Whether your site is built with HTML and “vanilla” JavaScript or the client-side framework your cousin’s cousin created last week, at the end of the day, a document object model will be created by the web browser from HTML—whether that HTML was manually written by you or not. The DOM is a cross-platform interface that represents HTML as a tree structure by organizing all the markup’s elements, attributes, and text nodes into objects and creating a logical hierarchy from these objects. The technology was developed in the early days of JavaScript to enable client-side interactivity, and nowadays, the DOM also serves as the foundation for the browser’s accessibility tree, which is a critical layer that allows screen readers and other assistive technology to make sense of the contents of a website. Objects within an accessibility tree contain information ranging from what the specific element is (e.g., heading, input, etc.) to whether the element has a state (e.g., checked or unchecked, collapsed or expanded).

With that in mind, while current design trends indicate that the amount of text on each page remains in decline, it’s still a good idea to create a logical hierarchy of information and use different heading elements accordingly. This will not only benefit assistive technology users, but also the large swaths of us who have been conditioned to look for a big ol’ heading in a prominent position on the page. So even if the page is not technically a page, make sure the main heading is contained in a heading tag (probably an <h1> or <h2>) and the information that is less important is organized under the subordinate heading levels (<h2>, <h3>, <h4>…).

3. Logical Focus Order

In the same way that you may need to apply more thought with new web architectures, it’s very likely that you will have to expend some amount of effort to manage keyboard focus to replicate the way that focus operates in regular old HTML documents. In a traditional website (barring questionable use of CSS), a keyboard user can tab through each page in such a way that mimics the visual flow of information: left to right, top to bottom. In a single-page application where new HTML documents are not actually being loaded in the browser, there is nothing that would necessarily prompt keyboard focus to jump to an element at the top of a new page, because there is no new page. The Angular website (built, naturally, with Angular) provides us with an example of this. If you tab to the footer section from Home and select About, rather than hopping up to something intuitive, like the links at the top of that “page,” your next tab will take you to the next item in the list of footer links.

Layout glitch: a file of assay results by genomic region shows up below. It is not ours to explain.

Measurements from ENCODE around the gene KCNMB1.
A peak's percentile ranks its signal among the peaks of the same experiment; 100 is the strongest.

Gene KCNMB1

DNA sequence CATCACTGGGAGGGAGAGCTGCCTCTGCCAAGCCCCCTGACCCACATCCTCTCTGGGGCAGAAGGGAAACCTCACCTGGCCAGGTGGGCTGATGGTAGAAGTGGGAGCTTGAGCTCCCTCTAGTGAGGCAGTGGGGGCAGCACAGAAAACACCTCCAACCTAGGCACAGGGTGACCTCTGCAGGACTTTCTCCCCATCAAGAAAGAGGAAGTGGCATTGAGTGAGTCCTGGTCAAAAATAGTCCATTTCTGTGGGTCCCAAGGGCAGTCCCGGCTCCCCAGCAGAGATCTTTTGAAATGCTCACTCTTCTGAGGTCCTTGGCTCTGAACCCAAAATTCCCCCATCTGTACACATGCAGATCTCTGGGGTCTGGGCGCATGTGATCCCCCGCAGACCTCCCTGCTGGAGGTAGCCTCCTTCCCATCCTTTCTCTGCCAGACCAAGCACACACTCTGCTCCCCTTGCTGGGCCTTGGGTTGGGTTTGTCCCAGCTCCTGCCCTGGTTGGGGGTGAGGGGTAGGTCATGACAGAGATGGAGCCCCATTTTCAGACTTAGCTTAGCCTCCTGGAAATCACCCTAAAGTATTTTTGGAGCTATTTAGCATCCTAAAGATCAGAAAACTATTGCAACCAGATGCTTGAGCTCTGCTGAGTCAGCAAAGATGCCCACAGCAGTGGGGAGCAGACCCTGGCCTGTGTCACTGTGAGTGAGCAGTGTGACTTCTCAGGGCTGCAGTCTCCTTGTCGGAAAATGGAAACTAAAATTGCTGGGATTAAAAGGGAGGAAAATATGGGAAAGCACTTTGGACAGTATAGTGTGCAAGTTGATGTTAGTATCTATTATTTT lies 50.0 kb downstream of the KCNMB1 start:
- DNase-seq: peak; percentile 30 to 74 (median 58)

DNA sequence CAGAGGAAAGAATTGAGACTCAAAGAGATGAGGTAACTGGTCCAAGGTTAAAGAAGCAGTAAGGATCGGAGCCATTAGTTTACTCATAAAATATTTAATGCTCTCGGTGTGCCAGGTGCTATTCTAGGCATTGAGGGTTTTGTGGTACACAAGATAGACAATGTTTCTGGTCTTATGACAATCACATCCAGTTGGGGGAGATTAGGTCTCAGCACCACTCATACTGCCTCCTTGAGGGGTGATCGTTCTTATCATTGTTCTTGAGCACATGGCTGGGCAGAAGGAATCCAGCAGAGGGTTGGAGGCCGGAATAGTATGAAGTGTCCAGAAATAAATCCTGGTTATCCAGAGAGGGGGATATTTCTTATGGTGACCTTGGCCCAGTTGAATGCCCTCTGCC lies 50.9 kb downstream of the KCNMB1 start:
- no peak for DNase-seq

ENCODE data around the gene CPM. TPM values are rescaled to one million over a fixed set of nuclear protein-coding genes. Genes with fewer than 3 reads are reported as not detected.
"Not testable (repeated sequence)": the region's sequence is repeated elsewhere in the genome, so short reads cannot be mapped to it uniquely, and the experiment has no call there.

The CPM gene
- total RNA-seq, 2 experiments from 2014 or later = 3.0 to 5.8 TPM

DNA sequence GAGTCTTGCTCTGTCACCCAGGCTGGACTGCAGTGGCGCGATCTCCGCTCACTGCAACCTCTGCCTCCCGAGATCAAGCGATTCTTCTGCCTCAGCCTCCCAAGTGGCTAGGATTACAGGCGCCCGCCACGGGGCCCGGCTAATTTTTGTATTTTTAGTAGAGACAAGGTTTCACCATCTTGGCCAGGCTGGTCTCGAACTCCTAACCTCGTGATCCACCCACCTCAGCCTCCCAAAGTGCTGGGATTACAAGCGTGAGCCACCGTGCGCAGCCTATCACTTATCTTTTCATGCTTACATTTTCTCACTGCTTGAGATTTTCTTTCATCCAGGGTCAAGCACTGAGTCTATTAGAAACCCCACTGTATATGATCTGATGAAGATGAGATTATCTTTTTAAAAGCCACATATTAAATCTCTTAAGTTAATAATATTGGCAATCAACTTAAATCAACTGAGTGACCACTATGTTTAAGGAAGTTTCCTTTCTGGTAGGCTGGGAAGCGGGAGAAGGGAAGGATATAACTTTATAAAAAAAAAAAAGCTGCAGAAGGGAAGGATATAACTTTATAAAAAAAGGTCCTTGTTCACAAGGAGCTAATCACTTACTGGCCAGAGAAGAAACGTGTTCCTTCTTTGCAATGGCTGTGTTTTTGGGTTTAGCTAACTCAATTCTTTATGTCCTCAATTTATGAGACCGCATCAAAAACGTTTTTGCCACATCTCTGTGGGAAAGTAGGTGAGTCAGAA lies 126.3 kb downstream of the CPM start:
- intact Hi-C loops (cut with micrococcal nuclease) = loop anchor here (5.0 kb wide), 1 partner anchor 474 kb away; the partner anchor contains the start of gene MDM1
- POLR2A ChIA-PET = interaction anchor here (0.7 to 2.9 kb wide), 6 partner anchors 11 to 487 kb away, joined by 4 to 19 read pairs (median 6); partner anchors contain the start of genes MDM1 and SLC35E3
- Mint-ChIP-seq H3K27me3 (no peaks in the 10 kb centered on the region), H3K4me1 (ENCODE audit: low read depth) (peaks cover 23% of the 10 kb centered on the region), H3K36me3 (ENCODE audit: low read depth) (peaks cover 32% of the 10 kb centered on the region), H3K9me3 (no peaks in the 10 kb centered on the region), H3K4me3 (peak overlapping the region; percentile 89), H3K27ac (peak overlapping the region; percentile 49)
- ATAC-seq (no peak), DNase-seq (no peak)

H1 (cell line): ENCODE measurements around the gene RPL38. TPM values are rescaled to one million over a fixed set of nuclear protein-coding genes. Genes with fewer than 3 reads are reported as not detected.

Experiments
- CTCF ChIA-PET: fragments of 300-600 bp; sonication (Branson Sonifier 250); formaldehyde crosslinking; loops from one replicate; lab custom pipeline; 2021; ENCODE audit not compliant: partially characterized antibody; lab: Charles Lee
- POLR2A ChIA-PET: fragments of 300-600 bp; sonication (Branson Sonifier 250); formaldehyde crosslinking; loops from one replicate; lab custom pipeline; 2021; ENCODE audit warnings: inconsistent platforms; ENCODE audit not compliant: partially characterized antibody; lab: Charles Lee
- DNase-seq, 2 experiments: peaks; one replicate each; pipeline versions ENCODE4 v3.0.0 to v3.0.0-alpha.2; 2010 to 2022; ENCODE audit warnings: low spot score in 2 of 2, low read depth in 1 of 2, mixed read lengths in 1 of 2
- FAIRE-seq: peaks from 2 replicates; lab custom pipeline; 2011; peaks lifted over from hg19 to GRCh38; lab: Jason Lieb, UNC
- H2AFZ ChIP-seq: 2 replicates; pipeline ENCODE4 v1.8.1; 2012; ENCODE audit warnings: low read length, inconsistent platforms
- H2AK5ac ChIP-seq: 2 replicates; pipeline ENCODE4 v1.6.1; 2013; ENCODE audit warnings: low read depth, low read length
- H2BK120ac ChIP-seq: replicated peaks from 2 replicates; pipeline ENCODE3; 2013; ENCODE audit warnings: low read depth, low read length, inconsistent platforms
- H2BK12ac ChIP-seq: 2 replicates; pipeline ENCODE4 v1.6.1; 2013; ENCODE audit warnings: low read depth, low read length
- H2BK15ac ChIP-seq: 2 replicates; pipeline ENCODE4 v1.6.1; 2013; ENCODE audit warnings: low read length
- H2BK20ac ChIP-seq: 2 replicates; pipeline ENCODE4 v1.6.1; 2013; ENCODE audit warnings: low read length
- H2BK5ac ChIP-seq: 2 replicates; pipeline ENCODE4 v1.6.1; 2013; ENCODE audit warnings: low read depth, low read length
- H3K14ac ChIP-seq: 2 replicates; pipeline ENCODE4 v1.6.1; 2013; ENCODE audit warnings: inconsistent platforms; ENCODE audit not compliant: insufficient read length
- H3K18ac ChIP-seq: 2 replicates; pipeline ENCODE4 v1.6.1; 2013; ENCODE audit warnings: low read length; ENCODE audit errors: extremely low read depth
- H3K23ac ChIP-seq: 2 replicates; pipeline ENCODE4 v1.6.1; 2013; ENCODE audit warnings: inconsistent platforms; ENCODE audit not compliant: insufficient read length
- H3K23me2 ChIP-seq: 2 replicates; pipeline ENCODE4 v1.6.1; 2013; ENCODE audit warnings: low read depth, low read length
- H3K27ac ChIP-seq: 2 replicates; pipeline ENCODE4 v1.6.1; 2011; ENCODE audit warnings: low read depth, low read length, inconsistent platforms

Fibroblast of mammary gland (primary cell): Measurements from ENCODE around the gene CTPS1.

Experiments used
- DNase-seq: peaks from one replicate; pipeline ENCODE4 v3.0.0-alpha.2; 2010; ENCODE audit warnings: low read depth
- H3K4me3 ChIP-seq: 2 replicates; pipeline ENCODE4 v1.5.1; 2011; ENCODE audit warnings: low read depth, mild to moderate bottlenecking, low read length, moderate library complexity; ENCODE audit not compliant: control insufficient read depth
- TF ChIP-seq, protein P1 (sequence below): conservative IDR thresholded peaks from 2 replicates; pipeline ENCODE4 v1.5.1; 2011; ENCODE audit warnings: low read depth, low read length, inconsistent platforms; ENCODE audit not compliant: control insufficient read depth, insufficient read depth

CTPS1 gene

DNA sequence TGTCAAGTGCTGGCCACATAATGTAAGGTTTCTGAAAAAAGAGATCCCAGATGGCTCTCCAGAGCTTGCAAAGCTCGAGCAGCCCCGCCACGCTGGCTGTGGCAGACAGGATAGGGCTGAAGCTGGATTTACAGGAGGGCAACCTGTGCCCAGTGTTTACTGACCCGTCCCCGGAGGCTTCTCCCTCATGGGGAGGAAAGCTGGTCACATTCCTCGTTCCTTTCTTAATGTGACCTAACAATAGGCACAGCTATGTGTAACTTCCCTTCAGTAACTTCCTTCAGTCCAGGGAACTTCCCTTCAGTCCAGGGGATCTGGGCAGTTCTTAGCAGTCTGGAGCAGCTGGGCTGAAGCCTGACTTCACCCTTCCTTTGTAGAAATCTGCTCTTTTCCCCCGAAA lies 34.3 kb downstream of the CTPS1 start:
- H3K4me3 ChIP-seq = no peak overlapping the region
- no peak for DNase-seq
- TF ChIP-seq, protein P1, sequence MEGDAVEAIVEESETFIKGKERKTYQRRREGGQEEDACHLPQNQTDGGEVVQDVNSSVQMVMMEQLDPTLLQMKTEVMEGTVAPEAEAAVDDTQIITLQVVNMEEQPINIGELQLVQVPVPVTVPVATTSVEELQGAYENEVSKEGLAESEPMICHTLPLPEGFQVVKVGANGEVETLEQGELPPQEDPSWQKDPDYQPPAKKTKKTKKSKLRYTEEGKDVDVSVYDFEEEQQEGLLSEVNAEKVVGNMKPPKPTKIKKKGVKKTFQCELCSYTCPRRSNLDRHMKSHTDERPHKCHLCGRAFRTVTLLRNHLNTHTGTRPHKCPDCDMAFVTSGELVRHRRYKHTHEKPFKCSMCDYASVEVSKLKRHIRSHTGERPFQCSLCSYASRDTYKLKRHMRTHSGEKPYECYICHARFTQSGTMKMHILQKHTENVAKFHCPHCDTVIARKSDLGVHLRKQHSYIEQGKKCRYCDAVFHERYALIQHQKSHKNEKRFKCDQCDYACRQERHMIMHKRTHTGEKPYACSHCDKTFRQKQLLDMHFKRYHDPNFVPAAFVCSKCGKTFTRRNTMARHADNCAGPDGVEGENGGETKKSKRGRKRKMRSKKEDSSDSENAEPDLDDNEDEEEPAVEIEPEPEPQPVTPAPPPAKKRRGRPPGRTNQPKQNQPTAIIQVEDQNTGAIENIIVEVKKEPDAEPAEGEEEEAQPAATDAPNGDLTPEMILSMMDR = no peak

There are other potential issues relating to mutable content, including focus effectively disappearing, or users getting shot back up to the top of a section if a button is replaced by some other UI component.

Again, today’s popular libraries and frameworks propose techniques for providing a good experience for keyboard users:

To conclude, there is no reason for the not-pages that make up your single-page application to look like they were built in 2006. However, a case can be made for ensuring that certain aspects of the early web experience are not thrown away with the bathwater.1


1The bathwater consists of jQuery, Flash, and frames.


I’d Like Some Information with that Information, Please

By Liz Wilson, Posted on October 29, 2020 at 5:16 pm

Liz Wilson

I started using Microsoft Teams daily when I was hired by Synergex back in May. While there were some features of the user interface (UI) that took a bit longer to master, I was able to discern most of what Teams was telling me about the status of my coworkers immediately. I looked at the green dot and intuited its meaning as “Available,” and by a similar process, came to the correct conclusion that red communicates the opposite state.